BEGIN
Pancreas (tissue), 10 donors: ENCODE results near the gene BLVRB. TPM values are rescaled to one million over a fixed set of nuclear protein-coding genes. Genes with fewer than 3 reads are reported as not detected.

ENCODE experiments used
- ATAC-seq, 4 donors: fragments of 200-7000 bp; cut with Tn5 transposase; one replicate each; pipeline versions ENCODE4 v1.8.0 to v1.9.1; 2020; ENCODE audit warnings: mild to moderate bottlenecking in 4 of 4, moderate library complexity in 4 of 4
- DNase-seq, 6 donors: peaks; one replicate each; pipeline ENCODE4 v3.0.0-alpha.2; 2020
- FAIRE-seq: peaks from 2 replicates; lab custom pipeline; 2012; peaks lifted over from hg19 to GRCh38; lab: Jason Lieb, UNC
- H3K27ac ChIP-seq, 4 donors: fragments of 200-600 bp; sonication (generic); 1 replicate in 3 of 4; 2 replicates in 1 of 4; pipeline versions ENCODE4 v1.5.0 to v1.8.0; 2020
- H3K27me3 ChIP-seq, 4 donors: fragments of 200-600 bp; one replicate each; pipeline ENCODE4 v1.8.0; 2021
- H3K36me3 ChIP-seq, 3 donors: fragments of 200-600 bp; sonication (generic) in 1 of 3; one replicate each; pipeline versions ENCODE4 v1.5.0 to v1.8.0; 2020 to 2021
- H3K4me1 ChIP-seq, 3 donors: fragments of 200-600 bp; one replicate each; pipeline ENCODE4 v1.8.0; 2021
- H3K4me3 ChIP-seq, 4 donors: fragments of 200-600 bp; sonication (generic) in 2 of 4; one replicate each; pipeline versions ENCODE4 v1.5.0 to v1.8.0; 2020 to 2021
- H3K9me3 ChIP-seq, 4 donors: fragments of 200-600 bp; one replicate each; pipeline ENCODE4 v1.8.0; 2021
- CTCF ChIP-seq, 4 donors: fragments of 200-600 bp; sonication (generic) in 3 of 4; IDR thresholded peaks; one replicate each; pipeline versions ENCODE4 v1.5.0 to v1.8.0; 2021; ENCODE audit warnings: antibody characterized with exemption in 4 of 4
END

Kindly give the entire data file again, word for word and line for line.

Pancreas (tissue), 10 donors: ENCODE results near the gene BLVRB. TPM values are rescaled to one million over a fixed set of nuclear protein-coding genes. Genes with fewer than 3 reads are reported as not detected.

ENCODE experiments used
- ATAC-seq, 4 donors: fragments of 200-7000 bp; cut with Tn5 transposase; one replicate each; pipeline versions ENCODE4 v1.8.0 to v1.9.1; 2020; ENCODE audit warnings: mild to moderate bottlenecking in 4 of 4, moderate library complexity in 4 of 4
- DNase-seq, 6 donors: peaks; one replicate each; pipeline ENCODE4 v3.0.0-alpha.2; 2020
- FAIRE-seq: peaks from 2 replicates; lab custom pipeline; 2012; peaks lifted over from hg19 to GRCh38; lab: Jason Lieb, UNC
- H3K27ac ChIP-seq, 4 donors: fragments of 200-600 bp; sonication (generic); 1 replicate in 3 of 4; 2 replicates in 1 of 4; pipeline versions ENCODE4 v1.5.0 to v1.8.0; 2020
- H3K27me3 ChIP-seq, 4 donors: fragments of 200-600 bp; one replicate each; pipeline ENCODE4 v1.8.0; 2021
- H3K36me3 ChIP-seq, 3 donors: fragments of 200-600 bp; sonication (generic) in 1 of 3; one replicate each; pipeline versions ENCODE4 v1.5.0 to v1.8.0; 2020 to 2021
- H3K4me1 ChIP-seq, 3 donors: fragments of 200-600 bp; one replicate each; pipeline ENCODE4 v1.8.0; 2021
- H3K4me3 ChIP-seq, 4 donors: fragments of 200-600 bp; sonication (generic) in 2 of 4; one replicate each; pipeline versions ENCODE4 v1.5.0 to v1.8.0; 2020 to 2021
- H3K9me3 ChIP-seq, 4 donors: fragments of 200-600 bp; one replicate each; pipeline ENCODE4 v1.8.0; 2021
- CTCF ChIP-seq, 4 donors: fragments of 200-600 bp; sonication (generic) in 3 of 4; IDR thresholded peaks; one replicate each; pipeline versions ENCODE4 v1.5.0 to v1.8.0; 2021; ENCODE audit warnings: antibody characterized with exemption in 4 of 4